The office closures have had a real impact on people’s lives. The number of applications for disability insurance, for instance, fell from 2 million before the pandemic to 1.8 million in 2020, while benefit awards tumbled 10% that year and 11% in 2021.
“Claims have been decreasing for many years, but that drop got much steeper during the pandemic,” said Stacy Cloyd, director of policy for the National Organization of Social Security Claimants’ Representatives.
Cloyd did not fault the agency for closing its offices in response to the coronavirus pandemic, which has claimed the lives of more than 860,000 Americans, with a disproportionate impact on the elderly and people with health issues.
“Having the field offices operate the way they’ve always been operating was understandably not an option,” Cloyd said.
“If pandemic conditions allow for reopening on March 30, we want to be able to reopen our installations on that date.”
– Rich Couture, president of the AFGE’s Council 215
The Social Security Administration initially sought to reopen earlier this month, but the AFGE balked at the agency’s plan, partly because it would not have required office visitors to wear masks, which will be required under the new agreements.
The union also won teleworking privileges for more of its members, something that had been a major point of contention between the union and the agency prior to the pandemic.
“We’re happy with the fact that we’re able to secure provisions in this agreement that will allow us to maximize telework participation across the board, where we wouldn’t normally have been able to under our current contracts,” Couture said.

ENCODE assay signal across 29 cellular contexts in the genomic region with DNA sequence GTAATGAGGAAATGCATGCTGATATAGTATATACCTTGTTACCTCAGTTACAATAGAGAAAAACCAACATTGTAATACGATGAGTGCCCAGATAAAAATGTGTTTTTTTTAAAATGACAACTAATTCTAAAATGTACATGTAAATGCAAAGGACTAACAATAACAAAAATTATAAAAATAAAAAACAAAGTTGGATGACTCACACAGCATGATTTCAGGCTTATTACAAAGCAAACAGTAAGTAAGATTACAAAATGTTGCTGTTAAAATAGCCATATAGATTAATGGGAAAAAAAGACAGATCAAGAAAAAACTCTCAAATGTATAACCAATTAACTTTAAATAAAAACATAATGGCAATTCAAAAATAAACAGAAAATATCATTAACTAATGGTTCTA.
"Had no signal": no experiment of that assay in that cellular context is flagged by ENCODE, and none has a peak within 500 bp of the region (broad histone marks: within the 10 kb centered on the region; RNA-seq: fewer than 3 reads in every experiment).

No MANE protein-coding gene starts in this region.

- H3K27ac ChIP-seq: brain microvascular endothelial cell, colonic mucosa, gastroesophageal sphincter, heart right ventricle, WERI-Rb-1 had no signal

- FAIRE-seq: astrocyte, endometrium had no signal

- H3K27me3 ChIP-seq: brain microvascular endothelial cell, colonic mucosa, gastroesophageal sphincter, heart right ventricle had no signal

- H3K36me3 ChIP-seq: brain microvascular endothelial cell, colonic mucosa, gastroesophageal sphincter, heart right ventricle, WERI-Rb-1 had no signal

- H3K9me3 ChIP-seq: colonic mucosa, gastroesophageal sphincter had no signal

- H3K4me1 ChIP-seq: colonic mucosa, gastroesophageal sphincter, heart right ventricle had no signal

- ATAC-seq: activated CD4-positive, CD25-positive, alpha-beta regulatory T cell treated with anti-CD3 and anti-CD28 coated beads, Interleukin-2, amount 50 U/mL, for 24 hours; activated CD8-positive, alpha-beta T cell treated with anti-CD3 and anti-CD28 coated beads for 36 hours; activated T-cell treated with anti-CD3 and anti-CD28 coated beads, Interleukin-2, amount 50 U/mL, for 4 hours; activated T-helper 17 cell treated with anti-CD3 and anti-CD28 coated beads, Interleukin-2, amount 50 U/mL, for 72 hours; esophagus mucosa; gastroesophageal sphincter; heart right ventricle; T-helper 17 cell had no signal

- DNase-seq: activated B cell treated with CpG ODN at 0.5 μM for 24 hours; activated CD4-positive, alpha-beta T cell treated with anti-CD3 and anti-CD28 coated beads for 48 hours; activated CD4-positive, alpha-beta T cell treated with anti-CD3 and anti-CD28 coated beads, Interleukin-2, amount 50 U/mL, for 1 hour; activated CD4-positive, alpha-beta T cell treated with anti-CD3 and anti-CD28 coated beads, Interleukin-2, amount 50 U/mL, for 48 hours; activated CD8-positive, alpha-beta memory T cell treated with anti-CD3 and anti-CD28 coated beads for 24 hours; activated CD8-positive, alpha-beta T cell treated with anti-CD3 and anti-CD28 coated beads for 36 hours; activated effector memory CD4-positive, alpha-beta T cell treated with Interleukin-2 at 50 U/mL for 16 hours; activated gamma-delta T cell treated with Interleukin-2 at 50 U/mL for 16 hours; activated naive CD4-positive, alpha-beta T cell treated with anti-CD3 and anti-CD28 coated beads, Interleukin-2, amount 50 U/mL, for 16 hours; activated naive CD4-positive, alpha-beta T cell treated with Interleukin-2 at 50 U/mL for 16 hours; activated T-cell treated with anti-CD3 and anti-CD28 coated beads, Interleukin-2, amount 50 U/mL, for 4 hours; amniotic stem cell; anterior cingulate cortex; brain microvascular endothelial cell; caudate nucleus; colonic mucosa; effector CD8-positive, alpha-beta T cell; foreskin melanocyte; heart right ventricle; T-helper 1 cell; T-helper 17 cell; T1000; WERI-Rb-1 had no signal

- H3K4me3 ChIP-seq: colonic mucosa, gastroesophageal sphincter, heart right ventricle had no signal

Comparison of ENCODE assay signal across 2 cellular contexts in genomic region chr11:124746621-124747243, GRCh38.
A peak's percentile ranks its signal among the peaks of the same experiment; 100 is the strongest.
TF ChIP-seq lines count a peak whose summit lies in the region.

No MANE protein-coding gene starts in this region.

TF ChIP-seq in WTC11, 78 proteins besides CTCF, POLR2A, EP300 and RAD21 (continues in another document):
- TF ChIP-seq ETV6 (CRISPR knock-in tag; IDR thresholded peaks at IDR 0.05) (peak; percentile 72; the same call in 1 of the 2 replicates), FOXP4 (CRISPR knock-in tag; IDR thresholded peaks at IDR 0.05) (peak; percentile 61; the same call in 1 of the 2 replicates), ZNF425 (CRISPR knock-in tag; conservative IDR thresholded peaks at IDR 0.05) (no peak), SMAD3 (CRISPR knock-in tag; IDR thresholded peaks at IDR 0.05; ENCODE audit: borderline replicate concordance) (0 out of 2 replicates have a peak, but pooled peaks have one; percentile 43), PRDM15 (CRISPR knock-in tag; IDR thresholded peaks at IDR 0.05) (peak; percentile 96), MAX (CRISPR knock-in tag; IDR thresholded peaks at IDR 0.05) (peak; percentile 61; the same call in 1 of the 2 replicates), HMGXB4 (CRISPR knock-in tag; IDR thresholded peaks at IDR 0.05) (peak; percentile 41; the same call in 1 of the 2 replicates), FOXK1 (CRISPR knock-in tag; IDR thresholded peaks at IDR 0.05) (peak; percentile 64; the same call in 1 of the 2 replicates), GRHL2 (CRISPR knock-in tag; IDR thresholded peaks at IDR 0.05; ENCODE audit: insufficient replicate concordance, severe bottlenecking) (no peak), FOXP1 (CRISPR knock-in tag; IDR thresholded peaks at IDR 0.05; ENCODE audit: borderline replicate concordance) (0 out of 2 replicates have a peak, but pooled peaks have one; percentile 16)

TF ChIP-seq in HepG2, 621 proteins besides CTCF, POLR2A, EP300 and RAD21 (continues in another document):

While Republicans have criticized the agency, Democrats have tried to walk a finer line among the stakeholders involved, namely their constituents who need better service and the agency employees who want to stay as safe as possible.
“If you’re somebody who’s in need of the benefits of Social Security, it doesn’t matter what the other side is because your concern is your disability, your pension or your dependent or spousal coverage that you’re counting on,” Rep. John Larson (D-Conn.) told HuffPost. “It’s also equally valid to say, well, wait a minute, we’re in the midst of a pandemic, and there are guidelines, rules and safety and health precautions all that have to be followed, as well.”
Jones, for his part, was just one of five people HuffPost observed knocking on the Northeast D.C. field office door Monday and being turned away — all within half an hour.
In May 2021, the Social Security Administration announced people who need replacement cards can arrange special “express interviews,” but only if they’re unable to order a new card online, as Jones had already done. Jones said he had planned to apply for an apartment this week and the card won’t arrive on time, and all he needed was some other document proving he had a Social Security number.
The field office worker who turned Jones away gave him a number to call. He dialed it right away and got a busy signal.